WIW: Everyday Minimalism

What with all the talk lately about dressing in uniform to play the protagonist in your own life, when I saw these pictures, I couldn't help but think of myself as a cartoon character. Grey, white, black. Signature haircut, statement specs, red lippy. Skinny legs and big shoes.

Mostly I'm not much of a minimalist. Then there are those days when I forget about what's not there and focus on the rightness of what is. They don't come around very often, because neither do these kinds of quietly perfect pieces that only make themselves known after a few wears. 

And there's the rub. There is only one of that jumper, found in an atelier shop in Lisbon, and only one of that Jil Sander/+J for Uniqlo shirt. I wish there were twenty, because it is without a doubt the best white shirt for ladies I have ever found, and the piece I will wave in the face of anyone who says chainstores can't deliver outstanding quality. 

Shoot on the execution, ladies. Shirt in or shirt out? And should my pants be looser fitting? 


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Before I pull the trigger...

So my much loved mid-price creepers have finally bitten the dust. These are an essential component of my look and have been one of my most worn pairs of shoes in recent years. 

I want to replace them with a pair of the premium English-made variety by George Cox, which means I have to buy from a supplier in London. However, English shoes aren't cheap and the Euro is low against the pound right now. 

I've made a few other investments in wardrobe lately. I've been sticking mostly to my wish list and objectives but it's been an expensive year. It all feels a bit extravagant.

I have a few options:
- Suck it up, part with the cash and commit myself to a shopping fast for a few months;
- Wait it out and see if the Euro goes back up (they still won't be cheap but I might save a few euros);
- Buy another pair in the mid-price range (nice enough, mediocre quality by comparison);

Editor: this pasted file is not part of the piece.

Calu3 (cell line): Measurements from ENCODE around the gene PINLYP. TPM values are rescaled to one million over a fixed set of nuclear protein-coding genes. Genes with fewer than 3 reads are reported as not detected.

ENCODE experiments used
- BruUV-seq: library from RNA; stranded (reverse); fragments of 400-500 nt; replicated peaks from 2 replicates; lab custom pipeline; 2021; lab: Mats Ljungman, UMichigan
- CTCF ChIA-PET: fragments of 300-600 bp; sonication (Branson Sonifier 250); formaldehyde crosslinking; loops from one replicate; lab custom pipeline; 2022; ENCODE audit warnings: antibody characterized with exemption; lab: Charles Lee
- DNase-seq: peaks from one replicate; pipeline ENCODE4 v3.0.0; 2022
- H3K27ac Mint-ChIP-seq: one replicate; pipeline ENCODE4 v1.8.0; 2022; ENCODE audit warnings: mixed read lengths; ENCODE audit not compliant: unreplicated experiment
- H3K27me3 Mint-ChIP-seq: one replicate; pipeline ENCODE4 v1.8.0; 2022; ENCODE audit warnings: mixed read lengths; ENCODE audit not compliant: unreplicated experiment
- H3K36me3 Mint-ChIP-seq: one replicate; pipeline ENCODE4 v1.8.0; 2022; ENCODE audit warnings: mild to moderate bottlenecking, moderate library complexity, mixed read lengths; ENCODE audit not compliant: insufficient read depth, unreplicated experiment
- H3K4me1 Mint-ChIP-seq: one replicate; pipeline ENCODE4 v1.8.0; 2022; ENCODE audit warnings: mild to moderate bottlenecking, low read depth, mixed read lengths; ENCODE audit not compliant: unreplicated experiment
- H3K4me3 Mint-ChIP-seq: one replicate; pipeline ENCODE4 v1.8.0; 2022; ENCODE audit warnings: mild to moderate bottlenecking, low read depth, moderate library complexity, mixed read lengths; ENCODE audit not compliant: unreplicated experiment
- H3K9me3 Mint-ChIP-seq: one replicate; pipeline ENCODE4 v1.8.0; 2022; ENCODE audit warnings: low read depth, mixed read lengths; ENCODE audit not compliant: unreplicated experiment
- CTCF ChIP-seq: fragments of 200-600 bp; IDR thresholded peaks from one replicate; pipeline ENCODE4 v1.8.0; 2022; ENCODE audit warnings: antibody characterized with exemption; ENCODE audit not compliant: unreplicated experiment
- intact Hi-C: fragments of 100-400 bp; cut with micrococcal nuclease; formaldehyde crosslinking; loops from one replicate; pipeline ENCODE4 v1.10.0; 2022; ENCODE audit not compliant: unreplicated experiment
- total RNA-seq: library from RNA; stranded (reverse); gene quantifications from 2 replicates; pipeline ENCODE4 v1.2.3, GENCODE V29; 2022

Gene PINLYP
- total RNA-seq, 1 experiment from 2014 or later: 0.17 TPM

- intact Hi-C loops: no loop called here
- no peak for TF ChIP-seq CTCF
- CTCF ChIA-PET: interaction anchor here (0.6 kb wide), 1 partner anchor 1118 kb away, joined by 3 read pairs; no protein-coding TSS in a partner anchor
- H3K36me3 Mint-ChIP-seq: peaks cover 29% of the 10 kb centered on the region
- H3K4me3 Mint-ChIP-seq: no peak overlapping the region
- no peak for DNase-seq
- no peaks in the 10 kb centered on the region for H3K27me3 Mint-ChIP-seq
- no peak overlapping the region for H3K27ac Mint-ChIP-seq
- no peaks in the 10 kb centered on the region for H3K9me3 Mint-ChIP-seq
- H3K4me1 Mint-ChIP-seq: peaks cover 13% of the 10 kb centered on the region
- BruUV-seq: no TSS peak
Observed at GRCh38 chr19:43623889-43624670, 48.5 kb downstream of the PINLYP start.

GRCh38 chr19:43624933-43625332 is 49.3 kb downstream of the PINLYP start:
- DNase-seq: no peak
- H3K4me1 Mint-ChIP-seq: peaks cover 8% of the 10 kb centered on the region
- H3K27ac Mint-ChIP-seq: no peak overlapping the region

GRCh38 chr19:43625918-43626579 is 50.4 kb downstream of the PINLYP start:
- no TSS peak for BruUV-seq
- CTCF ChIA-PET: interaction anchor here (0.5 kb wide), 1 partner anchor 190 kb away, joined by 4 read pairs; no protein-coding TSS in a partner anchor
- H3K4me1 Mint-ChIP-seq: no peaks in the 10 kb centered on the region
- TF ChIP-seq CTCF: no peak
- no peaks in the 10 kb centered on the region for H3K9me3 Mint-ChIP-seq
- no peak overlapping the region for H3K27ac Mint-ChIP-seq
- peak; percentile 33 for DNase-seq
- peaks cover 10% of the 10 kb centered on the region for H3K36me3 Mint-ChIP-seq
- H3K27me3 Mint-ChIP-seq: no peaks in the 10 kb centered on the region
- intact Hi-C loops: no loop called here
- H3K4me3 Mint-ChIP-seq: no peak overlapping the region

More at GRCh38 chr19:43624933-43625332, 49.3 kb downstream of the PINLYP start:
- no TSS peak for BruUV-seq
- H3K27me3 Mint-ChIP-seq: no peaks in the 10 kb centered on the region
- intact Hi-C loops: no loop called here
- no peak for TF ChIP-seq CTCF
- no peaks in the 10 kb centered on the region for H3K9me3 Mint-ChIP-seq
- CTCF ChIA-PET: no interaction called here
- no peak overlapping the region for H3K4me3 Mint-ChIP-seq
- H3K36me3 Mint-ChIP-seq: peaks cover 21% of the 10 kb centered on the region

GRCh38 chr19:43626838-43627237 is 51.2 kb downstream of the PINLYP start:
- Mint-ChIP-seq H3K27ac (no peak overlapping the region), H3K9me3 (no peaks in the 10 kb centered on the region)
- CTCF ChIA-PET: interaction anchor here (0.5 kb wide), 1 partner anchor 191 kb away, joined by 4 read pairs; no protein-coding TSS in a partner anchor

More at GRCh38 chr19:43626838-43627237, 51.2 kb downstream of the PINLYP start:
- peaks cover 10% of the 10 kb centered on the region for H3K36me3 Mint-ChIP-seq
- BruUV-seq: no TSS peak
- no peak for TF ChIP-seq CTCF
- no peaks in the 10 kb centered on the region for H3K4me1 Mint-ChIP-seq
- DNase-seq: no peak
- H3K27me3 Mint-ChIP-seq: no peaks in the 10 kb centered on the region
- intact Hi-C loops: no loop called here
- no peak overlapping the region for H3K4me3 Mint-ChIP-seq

- Try to work around the space they leave in my wardrobe and see what else comes up in the meantime.

But just look at that full grain leather and stitching detail! I'm pondering Sam Vimes' 'Boots' theory and thinking I should go the extra mile. What do you ladies think?


WIW: Manrepeller vs. the Edokko RESTYLED!

I take a lot of inspiration from various Asian street style blogs. I don't know if this is a good idea because what works on bright young things from Tokyo doesn't always translate to a middle aged English lady. It doesn't keep me from trying though. 

Today I tried to sharpen up what is probably the most un-fashion item in my possession, a slouchy men's jumper from Scotland. I love this thing. The soft knit and rich colour scheme have a happiness factor that is off the charts, but there's no denying it looks bigger than it is, and that's being polite.

So, with the help of this picture of a willowy young man who seems thoroughly at home in oversized knitwear, I'm trying to convince myself that frumpy can be edgy and a chunky jumper works with a faux-leather midi skirt.

ETA with pic: I took your advice. Revisiting the look today with a sheer navy button-down shirt from American Apparel and my venerable DvN pleated skirt. I think this works much better. Thanks merwoman and avicennia for the suggestions.


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WIW: Boho Friday

I'm closing the week with a little vintage/boho styling. Today I'm wearing an alpaca sweater bought in Peru in 2003, metalic gold pants from ByBrown and my ubiquitous MMM booties. 

Also wearing my glasses today. I really like these frames by Maryll, a tiny under-the-radar French brand who produce the most beautiful hand-made specs in classic/vintage styles. I'd bat for Team Specs way more often if I could reconcile them with my hairstyle, because the only thing to do is to tuck my hair in at the side in a very nerdy way.

On top, a vintage boiled wool peacoat sourced on Etsy. I think it’s probably older than I am. I gave it an overhaul when I bought it, replacing the lining and the buttons. I’ve had several years of wear out of it and I expect a few more to come. It's really warm and I love the military styling.